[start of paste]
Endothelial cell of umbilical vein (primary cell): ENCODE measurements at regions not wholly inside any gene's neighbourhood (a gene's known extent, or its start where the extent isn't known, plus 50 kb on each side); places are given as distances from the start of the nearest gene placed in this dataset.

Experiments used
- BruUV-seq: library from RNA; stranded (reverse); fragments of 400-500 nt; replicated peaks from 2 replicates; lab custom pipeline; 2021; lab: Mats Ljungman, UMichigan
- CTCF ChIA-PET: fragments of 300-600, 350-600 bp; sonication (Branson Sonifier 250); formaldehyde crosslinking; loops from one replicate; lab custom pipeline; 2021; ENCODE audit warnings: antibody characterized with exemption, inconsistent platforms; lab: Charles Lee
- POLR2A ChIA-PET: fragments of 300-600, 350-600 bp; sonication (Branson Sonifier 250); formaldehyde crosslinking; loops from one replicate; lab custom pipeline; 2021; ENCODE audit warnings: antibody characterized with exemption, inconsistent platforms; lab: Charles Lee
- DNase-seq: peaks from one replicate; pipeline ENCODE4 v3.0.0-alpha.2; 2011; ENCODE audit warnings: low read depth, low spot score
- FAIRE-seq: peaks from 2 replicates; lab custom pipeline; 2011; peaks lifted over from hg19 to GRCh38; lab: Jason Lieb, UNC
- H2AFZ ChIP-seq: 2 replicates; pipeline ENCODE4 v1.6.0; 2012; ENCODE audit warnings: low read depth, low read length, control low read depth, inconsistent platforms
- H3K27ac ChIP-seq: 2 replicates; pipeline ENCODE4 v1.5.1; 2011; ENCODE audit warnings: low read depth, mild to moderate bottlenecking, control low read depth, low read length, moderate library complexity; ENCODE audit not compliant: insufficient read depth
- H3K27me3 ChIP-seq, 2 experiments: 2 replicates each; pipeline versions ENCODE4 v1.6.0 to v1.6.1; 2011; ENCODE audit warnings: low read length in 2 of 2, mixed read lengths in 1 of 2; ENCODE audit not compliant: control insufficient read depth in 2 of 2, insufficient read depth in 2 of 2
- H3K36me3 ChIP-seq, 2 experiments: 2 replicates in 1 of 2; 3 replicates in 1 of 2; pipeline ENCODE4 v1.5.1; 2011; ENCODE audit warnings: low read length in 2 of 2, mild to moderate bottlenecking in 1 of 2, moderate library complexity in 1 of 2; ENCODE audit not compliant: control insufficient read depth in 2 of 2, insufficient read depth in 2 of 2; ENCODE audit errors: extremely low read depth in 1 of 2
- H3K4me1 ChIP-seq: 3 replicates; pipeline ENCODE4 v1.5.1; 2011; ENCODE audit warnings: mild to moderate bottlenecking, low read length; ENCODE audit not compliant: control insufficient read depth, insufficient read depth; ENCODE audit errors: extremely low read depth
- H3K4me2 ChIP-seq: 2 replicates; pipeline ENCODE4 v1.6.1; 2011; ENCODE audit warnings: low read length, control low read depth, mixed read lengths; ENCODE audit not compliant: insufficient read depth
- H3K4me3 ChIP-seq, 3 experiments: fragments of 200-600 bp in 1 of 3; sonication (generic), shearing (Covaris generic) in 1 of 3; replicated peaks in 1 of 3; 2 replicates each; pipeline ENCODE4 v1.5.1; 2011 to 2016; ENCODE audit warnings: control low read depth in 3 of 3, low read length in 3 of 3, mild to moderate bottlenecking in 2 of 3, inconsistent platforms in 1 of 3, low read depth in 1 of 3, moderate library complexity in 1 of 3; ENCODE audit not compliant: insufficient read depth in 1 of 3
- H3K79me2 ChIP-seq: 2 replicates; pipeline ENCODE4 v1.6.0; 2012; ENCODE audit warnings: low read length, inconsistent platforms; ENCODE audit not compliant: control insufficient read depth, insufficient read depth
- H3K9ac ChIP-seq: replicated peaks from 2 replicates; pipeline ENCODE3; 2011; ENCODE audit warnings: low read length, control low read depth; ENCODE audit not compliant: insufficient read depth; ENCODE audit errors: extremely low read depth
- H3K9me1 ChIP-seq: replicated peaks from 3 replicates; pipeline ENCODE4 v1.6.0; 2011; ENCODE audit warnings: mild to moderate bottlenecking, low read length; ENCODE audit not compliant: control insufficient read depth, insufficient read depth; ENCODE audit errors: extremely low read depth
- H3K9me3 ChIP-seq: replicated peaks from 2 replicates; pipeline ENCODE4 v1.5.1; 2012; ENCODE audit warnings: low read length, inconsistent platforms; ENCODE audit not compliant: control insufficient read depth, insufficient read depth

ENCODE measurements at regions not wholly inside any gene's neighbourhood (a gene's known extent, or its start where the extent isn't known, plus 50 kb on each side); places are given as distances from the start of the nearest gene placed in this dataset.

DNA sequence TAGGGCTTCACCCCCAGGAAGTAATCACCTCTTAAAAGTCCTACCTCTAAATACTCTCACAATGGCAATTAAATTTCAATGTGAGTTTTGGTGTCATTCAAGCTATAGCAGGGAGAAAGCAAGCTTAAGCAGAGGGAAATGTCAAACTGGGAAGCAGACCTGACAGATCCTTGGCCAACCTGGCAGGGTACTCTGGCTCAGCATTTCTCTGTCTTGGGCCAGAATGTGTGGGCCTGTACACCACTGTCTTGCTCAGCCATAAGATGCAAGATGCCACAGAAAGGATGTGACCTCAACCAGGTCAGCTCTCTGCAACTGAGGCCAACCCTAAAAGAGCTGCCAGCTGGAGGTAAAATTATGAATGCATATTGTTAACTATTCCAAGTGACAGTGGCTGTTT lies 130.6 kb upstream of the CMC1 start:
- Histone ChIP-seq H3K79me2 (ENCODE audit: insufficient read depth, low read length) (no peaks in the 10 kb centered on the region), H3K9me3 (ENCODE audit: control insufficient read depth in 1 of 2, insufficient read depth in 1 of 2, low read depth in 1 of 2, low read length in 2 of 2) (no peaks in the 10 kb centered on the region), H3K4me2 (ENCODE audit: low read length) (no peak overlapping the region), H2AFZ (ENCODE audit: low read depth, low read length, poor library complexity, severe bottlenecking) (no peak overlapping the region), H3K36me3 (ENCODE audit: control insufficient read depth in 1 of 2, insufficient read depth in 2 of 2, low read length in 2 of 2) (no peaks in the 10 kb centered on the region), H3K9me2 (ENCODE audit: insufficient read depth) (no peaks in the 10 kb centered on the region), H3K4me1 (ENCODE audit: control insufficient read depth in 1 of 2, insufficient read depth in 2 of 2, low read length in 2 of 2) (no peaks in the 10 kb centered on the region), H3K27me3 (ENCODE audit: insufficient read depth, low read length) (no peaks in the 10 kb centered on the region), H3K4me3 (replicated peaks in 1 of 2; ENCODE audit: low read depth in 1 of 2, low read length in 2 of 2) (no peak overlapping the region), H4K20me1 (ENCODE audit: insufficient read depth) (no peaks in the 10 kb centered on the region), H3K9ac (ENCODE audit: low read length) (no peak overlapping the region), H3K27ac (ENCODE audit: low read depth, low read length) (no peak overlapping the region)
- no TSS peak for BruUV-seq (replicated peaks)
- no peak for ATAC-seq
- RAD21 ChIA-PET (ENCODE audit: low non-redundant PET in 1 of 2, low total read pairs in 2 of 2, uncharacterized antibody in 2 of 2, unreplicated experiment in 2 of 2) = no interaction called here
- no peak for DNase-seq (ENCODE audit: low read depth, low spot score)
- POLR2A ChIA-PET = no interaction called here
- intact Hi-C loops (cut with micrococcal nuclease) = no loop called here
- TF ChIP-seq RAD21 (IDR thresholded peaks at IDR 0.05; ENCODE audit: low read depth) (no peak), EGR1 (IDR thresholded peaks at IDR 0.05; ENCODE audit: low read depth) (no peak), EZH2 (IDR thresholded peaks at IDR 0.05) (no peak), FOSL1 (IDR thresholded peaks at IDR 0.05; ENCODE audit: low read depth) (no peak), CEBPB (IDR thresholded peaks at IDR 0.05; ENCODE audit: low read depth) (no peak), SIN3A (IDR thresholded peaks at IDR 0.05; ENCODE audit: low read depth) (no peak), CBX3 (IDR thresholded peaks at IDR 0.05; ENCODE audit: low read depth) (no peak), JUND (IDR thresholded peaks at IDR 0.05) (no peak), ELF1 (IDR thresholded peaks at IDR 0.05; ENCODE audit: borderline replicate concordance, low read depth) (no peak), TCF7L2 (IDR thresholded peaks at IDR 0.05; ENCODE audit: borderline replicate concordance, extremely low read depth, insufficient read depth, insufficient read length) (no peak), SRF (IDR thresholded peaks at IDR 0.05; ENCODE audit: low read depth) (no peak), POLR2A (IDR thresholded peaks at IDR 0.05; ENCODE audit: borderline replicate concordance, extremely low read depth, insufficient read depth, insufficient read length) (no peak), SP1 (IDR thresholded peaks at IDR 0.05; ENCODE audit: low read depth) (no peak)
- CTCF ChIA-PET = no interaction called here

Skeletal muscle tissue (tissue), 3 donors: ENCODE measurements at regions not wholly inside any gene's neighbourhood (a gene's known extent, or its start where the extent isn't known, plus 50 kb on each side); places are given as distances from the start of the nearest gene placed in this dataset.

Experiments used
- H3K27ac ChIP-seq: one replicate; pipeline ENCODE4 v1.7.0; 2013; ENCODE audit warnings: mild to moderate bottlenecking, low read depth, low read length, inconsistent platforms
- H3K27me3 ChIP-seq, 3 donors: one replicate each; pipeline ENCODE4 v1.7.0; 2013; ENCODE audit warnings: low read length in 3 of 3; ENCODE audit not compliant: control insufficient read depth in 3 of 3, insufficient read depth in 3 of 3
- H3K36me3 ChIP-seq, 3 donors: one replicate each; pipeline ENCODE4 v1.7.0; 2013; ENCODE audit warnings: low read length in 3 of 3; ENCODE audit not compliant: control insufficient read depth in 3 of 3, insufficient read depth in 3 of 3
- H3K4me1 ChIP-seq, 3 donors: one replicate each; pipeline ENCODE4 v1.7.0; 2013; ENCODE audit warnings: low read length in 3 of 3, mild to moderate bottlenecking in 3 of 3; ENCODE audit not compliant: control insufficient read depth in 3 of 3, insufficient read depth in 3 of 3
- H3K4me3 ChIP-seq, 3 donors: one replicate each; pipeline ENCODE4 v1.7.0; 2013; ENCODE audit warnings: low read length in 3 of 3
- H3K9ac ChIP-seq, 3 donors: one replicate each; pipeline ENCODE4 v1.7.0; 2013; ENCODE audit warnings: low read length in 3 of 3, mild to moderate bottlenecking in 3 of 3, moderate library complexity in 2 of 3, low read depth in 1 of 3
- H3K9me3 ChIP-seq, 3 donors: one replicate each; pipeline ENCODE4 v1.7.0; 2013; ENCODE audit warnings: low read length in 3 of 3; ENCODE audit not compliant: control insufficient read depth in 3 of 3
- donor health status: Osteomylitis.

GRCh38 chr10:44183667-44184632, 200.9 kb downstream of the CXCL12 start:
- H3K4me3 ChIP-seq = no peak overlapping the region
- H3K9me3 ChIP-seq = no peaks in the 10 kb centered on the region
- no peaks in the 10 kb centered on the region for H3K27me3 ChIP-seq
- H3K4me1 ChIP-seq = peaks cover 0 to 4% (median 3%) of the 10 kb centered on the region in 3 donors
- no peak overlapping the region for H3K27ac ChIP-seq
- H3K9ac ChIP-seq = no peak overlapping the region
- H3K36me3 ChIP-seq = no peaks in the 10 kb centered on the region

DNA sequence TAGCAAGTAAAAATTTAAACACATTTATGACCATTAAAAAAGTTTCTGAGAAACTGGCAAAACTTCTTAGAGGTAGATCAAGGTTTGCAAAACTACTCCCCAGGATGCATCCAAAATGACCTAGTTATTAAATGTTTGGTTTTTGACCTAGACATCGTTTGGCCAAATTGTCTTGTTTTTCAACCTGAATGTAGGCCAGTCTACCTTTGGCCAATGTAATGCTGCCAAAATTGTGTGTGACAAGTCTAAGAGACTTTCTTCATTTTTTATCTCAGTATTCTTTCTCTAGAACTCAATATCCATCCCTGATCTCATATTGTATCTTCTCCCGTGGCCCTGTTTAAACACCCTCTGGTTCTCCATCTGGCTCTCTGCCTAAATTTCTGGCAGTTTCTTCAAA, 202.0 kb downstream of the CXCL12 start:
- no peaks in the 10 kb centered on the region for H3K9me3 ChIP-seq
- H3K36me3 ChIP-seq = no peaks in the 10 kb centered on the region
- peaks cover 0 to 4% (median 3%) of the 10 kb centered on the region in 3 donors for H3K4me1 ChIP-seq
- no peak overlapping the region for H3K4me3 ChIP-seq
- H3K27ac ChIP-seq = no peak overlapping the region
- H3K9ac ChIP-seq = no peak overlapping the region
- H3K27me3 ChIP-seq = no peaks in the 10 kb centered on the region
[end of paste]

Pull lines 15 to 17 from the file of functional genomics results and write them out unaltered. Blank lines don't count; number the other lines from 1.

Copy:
- H3K79me2 ChIP-seq: 2 replicates; pipeline ENCODE4 v1.6.0; 2012; ENCODE audit warnings: low read length, inconsistent platforms; ENCODE audit not compliant: control insufficient read depth, insufficient read depth
- H3K9ac ChIP-seq: replicated peaks from 2 replicates; pipeline ENCODE3; 2011; ENCODE audit warnings: low read length, control low read depth; ENCODE audit not compliant: insufficient read depth; ENCODE audit errors: extremely low read depth
- H3K9me1 ChIP-seq: replicated peaks from 3 replicates; pipeline ENCODE4 v1.6.0; 2011; ENCODE audit warnings: mild to moderate bottlenecking, low read length; ENCODE audit not compliant: control insufficient read depth, insufficient read depth; ENCODE audit errors: extremely low read depth